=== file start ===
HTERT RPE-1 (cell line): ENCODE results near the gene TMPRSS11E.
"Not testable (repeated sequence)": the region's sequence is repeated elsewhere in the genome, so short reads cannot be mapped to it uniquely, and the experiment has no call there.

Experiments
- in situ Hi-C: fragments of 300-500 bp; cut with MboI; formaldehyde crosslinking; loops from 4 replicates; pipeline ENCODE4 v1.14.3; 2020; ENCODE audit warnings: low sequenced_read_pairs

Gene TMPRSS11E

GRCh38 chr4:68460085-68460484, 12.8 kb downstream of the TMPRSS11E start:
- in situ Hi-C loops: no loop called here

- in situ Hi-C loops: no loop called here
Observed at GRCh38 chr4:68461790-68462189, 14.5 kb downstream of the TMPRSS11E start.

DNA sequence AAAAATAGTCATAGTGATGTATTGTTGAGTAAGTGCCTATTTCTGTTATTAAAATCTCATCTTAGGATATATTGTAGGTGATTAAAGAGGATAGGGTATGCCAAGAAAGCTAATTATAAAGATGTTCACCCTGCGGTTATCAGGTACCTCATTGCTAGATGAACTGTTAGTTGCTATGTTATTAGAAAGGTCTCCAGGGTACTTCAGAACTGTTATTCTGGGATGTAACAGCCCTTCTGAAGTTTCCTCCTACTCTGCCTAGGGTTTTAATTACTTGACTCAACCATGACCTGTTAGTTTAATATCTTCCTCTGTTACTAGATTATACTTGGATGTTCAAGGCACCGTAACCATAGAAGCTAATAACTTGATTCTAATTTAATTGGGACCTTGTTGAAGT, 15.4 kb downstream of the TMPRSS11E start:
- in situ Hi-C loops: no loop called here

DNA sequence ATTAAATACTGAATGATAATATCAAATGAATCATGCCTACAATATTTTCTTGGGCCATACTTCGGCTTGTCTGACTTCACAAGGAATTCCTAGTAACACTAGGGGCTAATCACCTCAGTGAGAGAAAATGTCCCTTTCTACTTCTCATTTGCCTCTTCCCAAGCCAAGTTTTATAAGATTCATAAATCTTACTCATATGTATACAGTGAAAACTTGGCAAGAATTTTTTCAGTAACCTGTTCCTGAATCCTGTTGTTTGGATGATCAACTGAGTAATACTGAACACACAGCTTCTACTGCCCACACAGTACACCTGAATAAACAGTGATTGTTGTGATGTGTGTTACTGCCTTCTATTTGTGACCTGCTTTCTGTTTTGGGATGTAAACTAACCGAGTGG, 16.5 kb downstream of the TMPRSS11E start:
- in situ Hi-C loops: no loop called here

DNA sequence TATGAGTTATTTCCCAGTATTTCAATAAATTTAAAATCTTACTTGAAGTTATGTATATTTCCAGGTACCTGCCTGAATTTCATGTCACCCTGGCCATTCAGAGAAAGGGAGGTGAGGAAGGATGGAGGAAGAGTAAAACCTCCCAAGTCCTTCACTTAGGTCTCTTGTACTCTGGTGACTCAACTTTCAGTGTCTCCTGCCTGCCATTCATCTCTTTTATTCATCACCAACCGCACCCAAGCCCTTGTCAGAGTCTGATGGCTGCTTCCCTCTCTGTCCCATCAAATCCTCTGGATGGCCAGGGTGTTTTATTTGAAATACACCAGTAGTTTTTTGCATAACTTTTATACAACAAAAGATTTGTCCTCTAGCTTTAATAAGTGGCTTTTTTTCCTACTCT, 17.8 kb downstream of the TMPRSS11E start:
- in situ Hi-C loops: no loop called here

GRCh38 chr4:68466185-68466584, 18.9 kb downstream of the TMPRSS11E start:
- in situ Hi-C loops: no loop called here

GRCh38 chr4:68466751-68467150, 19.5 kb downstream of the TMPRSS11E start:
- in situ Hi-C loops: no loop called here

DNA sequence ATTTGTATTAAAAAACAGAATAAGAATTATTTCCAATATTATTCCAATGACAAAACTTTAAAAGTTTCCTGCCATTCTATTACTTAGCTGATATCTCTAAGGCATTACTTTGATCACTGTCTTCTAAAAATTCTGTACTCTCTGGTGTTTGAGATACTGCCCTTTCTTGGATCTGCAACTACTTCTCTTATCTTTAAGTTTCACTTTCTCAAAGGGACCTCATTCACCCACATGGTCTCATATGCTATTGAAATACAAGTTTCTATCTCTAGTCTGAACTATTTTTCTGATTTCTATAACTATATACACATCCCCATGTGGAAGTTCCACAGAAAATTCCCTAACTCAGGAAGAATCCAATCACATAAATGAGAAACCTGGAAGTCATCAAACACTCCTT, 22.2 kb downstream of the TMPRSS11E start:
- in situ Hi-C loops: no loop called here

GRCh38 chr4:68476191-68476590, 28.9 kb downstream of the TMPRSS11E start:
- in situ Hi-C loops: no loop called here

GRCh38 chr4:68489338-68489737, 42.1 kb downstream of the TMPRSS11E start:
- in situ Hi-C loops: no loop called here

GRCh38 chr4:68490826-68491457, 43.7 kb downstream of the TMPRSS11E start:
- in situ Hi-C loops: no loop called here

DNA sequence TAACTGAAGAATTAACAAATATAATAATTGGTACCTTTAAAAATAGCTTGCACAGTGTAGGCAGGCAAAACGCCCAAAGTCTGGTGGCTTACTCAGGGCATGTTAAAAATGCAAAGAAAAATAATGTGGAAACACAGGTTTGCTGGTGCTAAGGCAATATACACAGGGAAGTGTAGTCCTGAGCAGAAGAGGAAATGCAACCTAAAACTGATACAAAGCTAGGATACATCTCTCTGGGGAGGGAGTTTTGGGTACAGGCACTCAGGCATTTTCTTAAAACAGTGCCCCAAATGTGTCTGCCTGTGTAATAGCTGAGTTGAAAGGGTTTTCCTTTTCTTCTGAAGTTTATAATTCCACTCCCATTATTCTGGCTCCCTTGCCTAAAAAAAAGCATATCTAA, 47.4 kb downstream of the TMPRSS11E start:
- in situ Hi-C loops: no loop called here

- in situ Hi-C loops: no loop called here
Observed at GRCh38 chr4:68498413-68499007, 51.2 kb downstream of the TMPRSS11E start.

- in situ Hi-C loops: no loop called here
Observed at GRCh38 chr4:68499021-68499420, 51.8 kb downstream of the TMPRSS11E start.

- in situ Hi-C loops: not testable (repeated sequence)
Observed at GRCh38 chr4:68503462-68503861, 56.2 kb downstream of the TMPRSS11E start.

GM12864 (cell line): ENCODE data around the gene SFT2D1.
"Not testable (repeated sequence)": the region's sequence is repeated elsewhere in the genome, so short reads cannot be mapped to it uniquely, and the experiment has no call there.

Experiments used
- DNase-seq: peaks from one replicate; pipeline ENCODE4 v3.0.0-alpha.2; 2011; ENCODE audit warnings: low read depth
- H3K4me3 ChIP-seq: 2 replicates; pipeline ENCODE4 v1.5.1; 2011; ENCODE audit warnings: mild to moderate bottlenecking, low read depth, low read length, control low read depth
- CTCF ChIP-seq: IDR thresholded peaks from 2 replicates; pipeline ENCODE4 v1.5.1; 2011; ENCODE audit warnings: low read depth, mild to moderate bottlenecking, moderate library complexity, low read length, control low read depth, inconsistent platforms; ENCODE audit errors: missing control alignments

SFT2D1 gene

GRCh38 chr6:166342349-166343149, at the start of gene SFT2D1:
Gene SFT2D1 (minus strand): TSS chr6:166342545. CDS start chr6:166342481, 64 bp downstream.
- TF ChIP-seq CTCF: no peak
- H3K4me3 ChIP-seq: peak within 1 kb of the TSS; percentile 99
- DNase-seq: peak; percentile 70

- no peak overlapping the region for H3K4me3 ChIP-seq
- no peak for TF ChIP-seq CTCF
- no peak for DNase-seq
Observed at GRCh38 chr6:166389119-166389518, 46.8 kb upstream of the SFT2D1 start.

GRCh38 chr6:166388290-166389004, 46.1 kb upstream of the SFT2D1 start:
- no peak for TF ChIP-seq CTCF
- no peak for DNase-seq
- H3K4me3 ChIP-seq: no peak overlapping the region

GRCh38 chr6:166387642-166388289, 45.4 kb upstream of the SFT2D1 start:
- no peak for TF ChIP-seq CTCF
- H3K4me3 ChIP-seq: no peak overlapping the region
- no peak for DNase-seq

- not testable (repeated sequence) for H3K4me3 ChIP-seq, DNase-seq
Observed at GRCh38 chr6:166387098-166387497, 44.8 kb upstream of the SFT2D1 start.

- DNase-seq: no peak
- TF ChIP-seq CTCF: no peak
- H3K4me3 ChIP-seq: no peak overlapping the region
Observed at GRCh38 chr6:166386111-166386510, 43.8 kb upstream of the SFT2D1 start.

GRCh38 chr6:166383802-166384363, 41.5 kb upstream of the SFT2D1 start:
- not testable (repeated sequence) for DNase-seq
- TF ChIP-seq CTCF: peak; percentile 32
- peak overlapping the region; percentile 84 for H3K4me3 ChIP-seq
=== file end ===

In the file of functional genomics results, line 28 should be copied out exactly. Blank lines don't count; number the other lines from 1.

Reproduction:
DNA sequence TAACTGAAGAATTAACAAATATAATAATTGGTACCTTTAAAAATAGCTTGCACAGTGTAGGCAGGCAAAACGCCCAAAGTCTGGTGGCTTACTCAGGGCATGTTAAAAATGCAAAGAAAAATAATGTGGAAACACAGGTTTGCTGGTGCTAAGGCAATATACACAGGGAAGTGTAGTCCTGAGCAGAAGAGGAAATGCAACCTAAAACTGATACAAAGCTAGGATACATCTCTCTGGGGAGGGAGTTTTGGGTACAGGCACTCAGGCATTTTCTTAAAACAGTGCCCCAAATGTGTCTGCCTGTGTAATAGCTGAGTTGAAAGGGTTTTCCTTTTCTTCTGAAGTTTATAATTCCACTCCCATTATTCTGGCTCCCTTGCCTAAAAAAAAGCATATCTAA, 47.4 kb downstream of the TMPRSS11E start: